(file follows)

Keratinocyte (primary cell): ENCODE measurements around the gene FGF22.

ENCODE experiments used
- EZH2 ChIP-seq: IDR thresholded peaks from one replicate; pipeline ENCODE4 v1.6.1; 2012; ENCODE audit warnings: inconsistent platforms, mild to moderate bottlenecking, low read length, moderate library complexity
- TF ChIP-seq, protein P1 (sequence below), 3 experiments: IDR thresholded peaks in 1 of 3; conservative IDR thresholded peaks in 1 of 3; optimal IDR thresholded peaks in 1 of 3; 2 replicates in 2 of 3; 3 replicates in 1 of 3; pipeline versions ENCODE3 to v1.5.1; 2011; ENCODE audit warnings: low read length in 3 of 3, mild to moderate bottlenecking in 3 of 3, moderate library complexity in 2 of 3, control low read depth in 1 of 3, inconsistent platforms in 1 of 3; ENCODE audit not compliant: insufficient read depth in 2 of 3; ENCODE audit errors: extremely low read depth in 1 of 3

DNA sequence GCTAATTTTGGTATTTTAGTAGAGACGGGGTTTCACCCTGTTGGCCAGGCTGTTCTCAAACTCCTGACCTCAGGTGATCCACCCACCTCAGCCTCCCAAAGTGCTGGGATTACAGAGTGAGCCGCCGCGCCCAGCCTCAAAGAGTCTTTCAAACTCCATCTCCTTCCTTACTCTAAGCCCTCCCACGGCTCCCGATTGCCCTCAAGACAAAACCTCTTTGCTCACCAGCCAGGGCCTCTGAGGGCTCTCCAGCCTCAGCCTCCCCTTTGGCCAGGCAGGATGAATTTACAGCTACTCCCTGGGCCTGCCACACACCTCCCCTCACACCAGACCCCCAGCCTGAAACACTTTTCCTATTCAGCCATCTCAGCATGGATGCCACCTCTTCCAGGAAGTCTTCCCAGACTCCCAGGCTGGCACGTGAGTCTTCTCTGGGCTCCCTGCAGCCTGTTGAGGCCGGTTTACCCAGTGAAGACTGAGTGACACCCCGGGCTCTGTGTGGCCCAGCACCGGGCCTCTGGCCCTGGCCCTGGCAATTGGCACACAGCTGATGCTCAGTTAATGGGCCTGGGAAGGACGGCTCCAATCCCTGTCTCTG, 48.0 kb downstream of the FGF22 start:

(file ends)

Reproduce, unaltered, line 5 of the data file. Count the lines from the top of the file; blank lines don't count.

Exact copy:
DNA sequence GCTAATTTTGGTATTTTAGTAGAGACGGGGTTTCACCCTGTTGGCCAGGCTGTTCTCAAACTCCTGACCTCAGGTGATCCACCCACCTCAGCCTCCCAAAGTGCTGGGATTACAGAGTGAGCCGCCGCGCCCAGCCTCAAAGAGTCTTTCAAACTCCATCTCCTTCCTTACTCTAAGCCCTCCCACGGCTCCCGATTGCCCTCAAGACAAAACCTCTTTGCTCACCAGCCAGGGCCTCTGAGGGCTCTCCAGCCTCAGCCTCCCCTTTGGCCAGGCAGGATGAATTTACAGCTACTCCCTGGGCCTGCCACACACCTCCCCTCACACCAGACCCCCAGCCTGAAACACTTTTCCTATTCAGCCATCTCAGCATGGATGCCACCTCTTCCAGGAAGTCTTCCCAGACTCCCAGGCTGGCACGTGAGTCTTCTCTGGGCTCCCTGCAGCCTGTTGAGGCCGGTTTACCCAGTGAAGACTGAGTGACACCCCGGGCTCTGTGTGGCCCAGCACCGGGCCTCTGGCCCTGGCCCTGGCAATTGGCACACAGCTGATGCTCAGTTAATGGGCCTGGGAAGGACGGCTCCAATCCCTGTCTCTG, 48.0 kb downstream of the FGF22 start: